I think that’s enough!! I see my daughter do the same thing sometimes. The other day I went to pick her up at daycare. She usually drops whatever she’s doing and runs toward me and this time she went to do that but at the same time stopped at one of the toy shelf holder things and swiped her arm across the top and laughed as they all went flying 🤦‍♀️🙄. I just tried to stay non reactive and said something like, “oh, you must be feeling excited, let me help you pick those toys up.” I honestly think that I’m always so hard on myself. She’s my only child and most likely will remain so, I’m always worried about her being overly helicoptered by me and also being too pampered...but at the end of the day, they’re freaking toddlers, for crying out loud. They do crazy things that make you wonder, “now why would you go and do that!?” You’re doing fine, mama. We (almost) all are!!! Good luck:).

  • Diana
    Jul 08

    I will fully admit I was the one giving dirty looks as there was one child throwing toys (nearly hitting others in the head by just inches), in a public play space, as that child was the only one that didn’t have a parent paying attention and helping to guide their play (I couldn’t figure out who his parent was in over 30 minutes and he appeared to be under 3 years old). To counter that, there was another time a child was screaming and trying to hit, but a parent was right there helping to redirect - that parent/child I loved and respected. While throwing and knocking things over is normal, I also feel strongly that parents need to guide their children in socially acceptable play (which does vary depending on where you live). For example, knocking down the tower you built, but not the one the child over there did. Throwing soft toys, but not ones with sharp edges (like legos/duplos). Sit down with him and demonstrate other ways to play, such as having the toy car stop at the stop sign instead of running into the truck and how happy that made the truck, etc.

  • Julie
    Jul 08

    Agree with Diana!! I thought of this after responding last night...I am usually correcting as much as possible during group play because I want her to learn as early as possible that her actions can inflict harm on others. The sooner this sinks in for toddlers, the better.

  • Kristin
    Jul 10

    Same boat. Sorry to hear if you feel being judged. It’s tough having a toddler. My toddler boy just turned 18 months & it’s been getting more interesting lately, we’ve been full on toddler mode. I usually make sure I’m near him, like inches, yes I’m that helicopter mom they called. I also talk to him first if he is doing something not nice, or may hurt himself or others. If he doesn’t listen, I changed my tone. If he still do it, I either distract him or remove him in the situation, even if it means going home with him screaming. I’m not a pro in parenting, I’m a FTM too. But I believe, as my parents have raised me, that our kids learn the most from us, but it is a very long process from here on.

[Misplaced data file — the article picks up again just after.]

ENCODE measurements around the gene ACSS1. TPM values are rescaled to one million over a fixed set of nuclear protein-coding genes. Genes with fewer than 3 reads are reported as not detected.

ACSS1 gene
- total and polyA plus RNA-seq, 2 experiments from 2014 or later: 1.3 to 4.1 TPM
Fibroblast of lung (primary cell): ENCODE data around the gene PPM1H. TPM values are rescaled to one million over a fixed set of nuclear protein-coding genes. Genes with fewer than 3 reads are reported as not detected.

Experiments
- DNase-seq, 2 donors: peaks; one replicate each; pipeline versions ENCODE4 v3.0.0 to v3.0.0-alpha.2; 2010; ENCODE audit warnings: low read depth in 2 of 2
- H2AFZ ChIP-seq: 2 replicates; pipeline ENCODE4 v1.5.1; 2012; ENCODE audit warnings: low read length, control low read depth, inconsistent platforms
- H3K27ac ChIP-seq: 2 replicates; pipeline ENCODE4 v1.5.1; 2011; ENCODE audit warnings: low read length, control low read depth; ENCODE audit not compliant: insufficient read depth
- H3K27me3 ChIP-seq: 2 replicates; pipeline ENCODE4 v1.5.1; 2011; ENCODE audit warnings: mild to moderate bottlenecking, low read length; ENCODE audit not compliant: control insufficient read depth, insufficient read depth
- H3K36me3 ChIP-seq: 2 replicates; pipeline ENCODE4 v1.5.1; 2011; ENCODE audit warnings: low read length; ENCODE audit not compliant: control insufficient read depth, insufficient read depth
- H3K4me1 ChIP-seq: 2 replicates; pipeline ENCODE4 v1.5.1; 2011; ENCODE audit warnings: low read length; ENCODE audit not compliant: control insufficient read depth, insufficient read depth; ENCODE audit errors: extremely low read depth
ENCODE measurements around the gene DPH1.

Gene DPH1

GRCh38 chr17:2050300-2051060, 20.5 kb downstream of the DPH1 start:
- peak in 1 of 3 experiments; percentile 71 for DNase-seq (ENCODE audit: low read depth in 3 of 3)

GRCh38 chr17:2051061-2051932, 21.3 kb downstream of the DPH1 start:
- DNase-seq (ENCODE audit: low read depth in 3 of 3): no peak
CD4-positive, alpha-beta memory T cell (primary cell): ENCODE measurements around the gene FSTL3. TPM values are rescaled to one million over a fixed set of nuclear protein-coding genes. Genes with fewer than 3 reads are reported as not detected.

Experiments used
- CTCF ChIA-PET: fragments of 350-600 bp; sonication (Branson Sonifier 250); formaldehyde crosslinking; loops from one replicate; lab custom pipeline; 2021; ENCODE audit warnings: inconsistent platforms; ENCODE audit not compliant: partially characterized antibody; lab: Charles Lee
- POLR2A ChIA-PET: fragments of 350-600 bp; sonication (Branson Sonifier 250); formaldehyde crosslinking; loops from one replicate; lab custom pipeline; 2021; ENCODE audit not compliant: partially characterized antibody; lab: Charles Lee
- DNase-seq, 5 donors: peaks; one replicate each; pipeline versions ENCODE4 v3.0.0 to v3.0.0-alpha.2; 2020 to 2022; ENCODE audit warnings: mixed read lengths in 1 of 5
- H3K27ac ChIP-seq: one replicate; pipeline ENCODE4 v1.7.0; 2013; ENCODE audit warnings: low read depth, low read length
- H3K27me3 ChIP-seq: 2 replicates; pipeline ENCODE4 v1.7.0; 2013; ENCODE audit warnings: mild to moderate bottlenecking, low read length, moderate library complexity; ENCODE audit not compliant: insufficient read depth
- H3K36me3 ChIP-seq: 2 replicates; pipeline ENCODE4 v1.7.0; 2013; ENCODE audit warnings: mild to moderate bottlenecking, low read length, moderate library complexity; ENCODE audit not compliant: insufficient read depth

• Krisa
    Jul 11

    What you are describing is typical toddler “destructive play” and from what I’ve read/learned will continue throughout toddlerhood (not just during one part). Toddlerhood is most often considered the ages 1-3 so your 2.5 year old is exactly where this behavior fits. This is a huge part of learning! Yes it reinforces cause and effect but it also incorporates gross motor skills, fine motor skills, object permanence, problem solving, etc. This sort of play is good for your toddler but there are many ways for you to manage it as some of the parents discussed. Make zones where it’s okay and discuss where it is not. So your toddler likes to rip paper. Remove the important papers and say that’s for whomever it is important to and replace with old newspapers/magazines your toddler is free to rip. Your toddler will eventually learn to respect this. There are many ways like this to encourage this learning while teaching the wanted behaviors.

  • Erin
    Jul 11

    My son is like this also. I agree with what others have said and just wanted to add that it has helped to make a “yes” space for the smashing and crashing behavior- an outlet for the need to explore the world that way. It hasn’t eliminated the behavior in public or inappropriate places but it has helped him understand that there is a place and time to for that